Gene McNeely campaigning in Granbury. (Photo courtesy Gene McNeely)

Gene McNeely thinks his county deserves elected officials who will do the job they’re elected to do

DAVID TAFFET | Senior Staff Writer
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Gene McNeely was happily retired and living on a small farm in Hood County southwest of Fort Worth when the Supreme Court handed down its

Obergefell marriage equality decision. When it happened, McNeely said he was delighted his LGBT friends were finally going to enjoy the same rights he had.

But on June 26, 2015, when same-sex couples across Texas and around the U.S. began getting married, it still couldn’t happen in Hood County.

“Our county clerk, Katie Lang, refused to issue a same-sex marriage license to a pair of ranchers who’d been in a committed relationship for decades,” McNeely recalled.

And it was Lang’s continued refusal to do her job that prompted McNeely to step into the political arena.

Unlike Kentucky County Clerk Kim Davis, who had right-wing grandstanders like former Arkansas Gov. Mike Huckabee standing at her side later in the summer, Lang stood alone refusing to issue a marriage license in Texas. She got mixed signals from Texas Attorney General Ken Paxton. who supported her on a superficial level, but at the same time made sure to let her know that she could be sued and held personally liable for damages.

By the end of that first weekend, Lang had relented and allowed someone else in her office to issue and sign the marriage license for the couple.

“But,” McNeely stressed, “to this day, she still refuses to issue [a marriage license to a same-sex couple] with her signature.”

Visitors to the Hood County Clerk’s Office website are greeted with this message from Lang: “I am grateful that the First Amendment continues to protect the sincerely held religious beliefs of public servants like me. And the religious doctrines to which I adhere compel me to personally refrain from issuing same-sex marriage licenses. Nonetheless, the County Clerk’s Office of Hood County will have staff available and ready to issue same-sex marriage licenses.

Lang is up for re-election this fall, and rather than allow her to run unchallenged, McNeely decided to throw his hat in the ring. He said he told his wife, “Somebody needs to step up and do this,” and it turned out that he’s “somebody.” He said his wife told him it would be different — exciting and fun.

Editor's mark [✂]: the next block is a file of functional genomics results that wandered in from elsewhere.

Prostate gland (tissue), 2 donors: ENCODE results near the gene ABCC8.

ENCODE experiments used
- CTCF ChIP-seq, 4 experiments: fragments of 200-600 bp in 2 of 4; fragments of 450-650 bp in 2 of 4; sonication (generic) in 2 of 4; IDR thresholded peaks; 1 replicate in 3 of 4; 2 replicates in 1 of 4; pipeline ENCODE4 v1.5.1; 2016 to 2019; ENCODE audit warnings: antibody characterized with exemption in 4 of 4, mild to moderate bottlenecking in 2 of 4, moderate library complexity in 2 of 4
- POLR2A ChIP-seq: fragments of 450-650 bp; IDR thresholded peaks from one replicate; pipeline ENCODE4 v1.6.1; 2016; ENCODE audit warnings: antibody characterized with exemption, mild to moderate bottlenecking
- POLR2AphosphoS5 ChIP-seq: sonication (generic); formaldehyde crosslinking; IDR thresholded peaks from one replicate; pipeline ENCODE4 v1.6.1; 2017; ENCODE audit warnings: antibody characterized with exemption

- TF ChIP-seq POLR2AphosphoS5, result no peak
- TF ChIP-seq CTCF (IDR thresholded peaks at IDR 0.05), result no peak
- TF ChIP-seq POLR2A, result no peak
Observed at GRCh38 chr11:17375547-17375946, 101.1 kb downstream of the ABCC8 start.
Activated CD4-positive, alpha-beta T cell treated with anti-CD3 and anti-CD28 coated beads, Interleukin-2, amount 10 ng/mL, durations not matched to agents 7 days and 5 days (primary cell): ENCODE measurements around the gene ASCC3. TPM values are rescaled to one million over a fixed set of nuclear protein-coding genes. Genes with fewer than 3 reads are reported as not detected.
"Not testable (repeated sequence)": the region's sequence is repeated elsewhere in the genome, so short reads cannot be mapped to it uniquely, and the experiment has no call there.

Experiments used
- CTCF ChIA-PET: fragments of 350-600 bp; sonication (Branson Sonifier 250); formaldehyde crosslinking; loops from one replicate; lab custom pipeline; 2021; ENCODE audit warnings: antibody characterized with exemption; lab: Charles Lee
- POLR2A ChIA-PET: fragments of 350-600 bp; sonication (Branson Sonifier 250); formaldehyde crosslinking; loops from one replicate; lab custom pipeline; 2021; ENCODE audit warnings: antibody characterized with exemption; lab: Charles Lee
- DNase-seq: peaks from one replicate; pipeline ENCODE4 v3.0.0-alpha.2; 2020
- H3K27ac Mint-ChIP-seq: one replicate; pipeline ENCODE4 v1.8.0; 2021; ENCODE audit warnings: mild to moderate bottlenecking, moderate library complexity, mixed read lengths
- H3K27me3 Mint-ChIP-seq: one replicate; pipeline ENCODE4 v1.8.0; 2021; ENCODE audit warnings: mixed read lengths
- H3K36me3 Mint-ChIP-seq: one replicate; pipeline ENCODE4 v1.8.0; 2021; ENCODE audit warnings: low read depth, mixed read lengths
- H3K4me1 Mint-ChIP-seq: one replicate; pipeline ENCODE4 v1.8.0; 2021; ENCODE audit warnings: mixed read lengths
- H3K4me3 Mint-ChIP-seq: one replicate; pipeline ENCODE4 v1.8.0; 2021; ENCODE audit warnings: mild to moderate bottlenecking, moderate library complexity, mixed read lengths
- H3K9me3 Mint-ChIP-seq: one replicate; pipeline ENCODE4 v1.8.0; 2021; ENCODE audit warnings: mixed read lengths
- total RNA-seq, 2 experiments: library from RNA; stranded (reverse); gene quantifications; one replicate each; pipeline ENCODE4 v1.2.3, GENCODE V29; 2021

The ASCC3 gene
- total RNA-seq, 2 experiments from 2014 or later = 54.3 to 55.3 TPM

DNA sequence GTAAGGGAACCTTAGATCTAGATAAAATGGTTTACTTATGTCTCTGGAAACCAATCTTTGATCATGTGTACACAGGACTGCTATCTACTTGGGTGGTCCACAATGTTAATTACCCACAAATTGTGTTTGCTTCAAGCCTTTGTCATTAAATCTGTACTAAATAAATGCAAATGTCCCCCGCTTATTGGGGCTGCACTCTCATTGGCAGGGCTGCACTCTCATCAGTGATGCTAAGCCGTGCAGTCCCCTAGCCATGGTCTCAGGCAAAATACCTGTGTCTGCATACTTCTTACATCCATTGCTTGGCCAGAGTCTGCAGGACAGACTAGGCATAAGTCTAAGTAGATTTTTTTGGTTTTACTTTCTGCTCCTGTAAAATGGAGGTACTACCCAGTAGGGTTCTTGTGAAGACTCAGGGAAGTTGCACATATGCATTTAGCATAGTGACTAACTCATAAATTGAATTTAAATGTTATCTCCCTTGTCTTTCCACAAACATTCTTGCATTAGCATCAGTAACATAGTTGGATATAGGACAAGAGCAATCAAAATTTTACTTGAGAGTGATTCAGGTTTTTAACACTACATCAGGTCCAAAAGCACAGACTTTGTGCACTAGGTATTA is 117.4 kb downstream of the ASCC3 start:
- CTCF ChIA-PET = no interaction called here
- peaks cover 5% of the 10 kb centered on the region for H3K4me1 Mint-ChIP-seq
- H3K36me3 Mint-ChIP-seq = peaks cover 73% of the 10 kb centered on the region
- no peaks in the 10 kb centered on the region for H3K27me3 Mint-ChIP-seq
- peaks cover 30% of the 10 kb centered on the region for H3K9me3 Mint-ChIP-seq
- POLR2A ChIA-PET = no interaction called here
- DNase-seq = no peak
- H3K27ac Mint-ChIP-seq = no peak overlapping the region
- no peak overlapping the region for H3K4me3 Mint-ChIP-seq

So in Hood County, where 80 percent of the voters went for Trump in 2016, McNeely is running as a Democrat, and he believes he has a shot at winning. He’s not unrealistic in his assessment.

“The Republican machine is very formidable here,” he said, but the race is winnable. For example, he said one thing Republicans hate is wasting tax dollars.

That first couple that Lang refused to issue a marriage license to not only got their license from her office, they also filed a lawsuit against her.

Rather than allowing Lang to be held personally liable, the county settled with the couple.

“The Republican taxpayers are not happy with that,” McNeely said.

And, he said, the settlement makes his blood boil, too: “With that money we could have bought another police car. Or we could have used the money for something else we needed.”

Lang has received tens of thousands of dollars in support, but McNeely has had donors who’ve told him they’re lifelong Republicans who never thought they’d ever donate to a Democrat.

He said he has support among city council members from Hood County’s various cities, including Granbury, the county seat. He said other elected officials know Lang because they’ve worked with her, but he hopes some of those elected officials will tell their constituents that she treats the position as a part-time job and about how she treats others she works with.

McNeely worked for MoPac, the railroad company, for a number of years before going into banking. He was with Citibank in Richardson, Albuquerque and Kansas City before retiring as a vice president of Providian, with 350 people working under him.

He said he and his wife loved Granbury but they wanted some land. So when he retired, they bought a 20-acre farm in Lipan, in northwest Hood County.

McNeely hopes the county clerk race doesn’t come down to gay vs. straight or Republican vs. Democrat. “It’s a clerical job,” he said. “I hate that it’s political.

“The winner should be the best person for the job.”